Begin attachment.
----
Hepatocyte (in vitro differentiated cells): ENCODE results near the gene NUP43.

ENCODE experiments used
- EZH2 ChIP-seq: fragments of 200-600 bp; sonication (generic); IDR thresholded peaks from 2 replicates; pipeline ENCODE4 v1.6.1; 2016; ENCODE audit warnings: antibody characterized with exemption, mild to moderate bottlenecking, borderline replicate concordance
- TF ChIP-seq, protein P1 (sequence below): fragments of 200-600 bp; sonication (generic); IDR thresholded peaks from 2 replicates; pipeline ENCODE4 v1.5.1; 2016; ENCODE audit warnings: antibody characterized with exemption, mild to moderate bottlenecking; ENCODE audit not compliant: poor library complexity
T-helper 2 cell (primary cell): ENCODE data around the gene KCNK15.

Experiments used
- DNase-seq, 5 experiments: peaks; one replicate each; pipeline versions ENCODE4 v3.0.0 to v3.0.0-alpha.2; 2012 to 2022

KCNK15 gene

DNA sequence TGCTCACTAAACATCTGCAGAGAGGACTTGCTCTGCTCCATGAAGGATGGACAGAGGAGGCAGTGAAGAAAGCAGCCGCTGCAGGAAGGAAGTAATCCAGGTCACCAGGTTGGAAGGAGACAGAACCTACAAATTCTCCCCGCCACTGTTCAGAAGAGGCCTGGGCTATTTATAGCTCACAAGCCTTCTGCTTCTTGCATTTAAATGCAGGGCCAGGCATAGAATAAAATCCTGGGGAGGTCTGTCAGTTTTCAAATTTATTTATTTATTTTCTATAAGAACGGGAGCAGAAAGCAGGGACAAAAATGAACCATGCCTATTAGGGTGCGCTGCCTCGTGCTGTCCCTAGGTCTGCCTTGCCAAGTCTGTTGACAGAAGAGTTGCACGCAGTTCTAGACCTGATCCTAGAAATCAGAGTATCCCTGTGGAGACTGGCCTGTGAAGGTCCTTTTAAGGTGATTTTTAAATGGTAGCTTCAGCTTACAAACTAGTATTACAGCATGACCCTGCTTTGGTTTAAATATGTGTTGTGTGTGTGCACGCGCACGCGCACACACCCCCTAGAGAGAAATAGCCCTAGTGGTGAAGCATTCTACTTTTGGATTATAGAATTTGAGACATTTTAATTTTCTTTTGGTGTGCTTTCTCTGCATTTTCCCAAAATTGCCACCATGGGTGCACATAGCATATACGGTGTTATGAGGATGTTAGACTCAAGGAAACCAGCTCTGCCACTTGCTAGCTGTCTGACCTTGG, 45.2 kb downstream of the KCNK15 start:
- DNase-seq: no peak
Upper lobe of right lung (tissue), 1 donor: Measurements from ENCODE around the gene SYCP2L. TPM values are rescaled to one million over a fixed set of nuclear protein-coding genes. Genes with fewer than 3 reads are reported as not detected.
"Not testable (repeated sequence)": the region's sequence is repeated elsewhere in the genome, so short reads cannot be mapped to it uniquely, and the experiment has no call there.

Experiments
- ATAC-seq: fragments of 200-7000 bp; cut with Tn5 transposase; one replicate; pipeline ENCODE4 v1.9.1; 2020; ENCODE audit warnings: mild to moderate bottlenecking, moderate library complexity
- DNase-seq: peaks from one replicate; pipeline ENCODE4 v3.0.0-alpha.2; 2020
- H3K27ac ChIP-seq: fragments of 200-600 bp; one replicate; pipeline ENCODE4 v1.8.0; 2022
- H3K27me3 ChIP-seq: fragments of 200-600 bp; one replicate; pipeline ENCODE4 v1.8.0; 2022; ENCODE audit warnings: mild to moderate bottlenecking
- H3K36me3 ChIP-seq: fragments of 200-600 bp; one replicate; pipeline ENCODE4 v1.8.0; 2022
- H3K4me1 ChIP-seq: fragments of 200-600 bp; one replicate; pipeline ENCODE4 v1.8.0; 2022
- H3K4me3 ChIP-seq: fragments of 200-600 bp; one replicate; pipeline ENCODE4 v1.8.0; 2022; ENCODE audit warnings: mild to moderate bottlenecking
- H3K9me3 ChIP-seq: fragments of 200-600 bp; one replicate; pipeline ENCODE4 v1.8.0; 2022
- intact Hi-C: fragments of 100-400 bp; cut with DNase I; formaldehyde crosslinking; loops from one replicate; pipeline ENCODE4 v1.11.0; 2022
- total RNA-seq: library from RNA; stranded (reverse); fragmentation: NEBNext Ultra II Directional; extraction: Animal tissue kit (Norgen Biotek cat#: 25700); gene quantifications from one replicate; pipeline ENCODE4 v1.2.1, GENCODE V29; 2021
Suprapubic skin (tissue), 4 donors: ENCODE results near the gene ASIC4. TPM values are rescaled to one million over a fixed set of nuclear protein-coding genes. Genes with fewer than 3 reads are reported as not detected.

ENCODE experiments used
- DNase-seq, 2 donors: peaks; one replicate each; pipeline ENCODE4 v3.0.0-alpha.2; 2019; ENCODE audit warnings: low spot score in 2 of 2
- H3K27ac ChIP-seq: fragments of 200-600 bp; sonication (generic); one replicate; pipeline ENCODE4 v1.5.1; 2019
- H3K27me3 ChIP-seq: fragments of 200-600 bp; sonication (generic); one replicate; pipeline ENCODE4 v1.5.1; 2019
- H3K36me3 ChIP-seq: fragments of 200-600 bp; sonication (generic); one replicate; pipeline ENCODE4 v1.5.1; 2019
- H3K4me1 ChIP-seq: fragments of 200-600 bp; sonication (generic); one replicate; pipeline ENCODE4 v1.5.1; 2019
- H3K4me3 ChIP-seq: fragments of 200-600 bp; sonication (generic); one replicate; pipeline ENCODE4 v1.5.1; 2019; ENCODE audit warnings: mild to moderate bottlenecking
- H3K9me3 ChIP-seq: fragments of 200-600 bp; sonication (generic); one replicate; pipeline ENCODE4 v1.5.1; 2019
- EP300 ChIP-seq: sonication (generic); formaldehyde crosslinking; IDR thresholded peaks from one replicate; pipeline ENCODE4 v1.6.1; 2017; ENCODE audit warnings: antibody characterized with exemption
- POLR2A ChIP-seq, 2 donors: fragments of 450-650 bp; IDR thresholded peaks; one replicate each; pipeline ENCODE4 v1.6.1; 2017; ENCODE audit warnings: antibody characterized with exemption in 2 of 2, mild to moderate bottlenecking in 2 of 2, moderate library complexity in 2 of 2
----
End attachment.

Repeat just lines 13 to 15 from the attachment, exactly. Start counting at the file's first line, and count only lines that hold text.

Experiments
- ATAC-seq: fragments of 200-7000 bp; cut with Tn5 transposase; one replicate; pipeline ENCODE4 v1.9.1; 2020; ENCODE audit warnings: mild to moderate bottlenecking, moderate library complexity
- DNase-seq: peaks from one replicate; pipeline ENCODE4 v3.0.0-alpha.2; 2020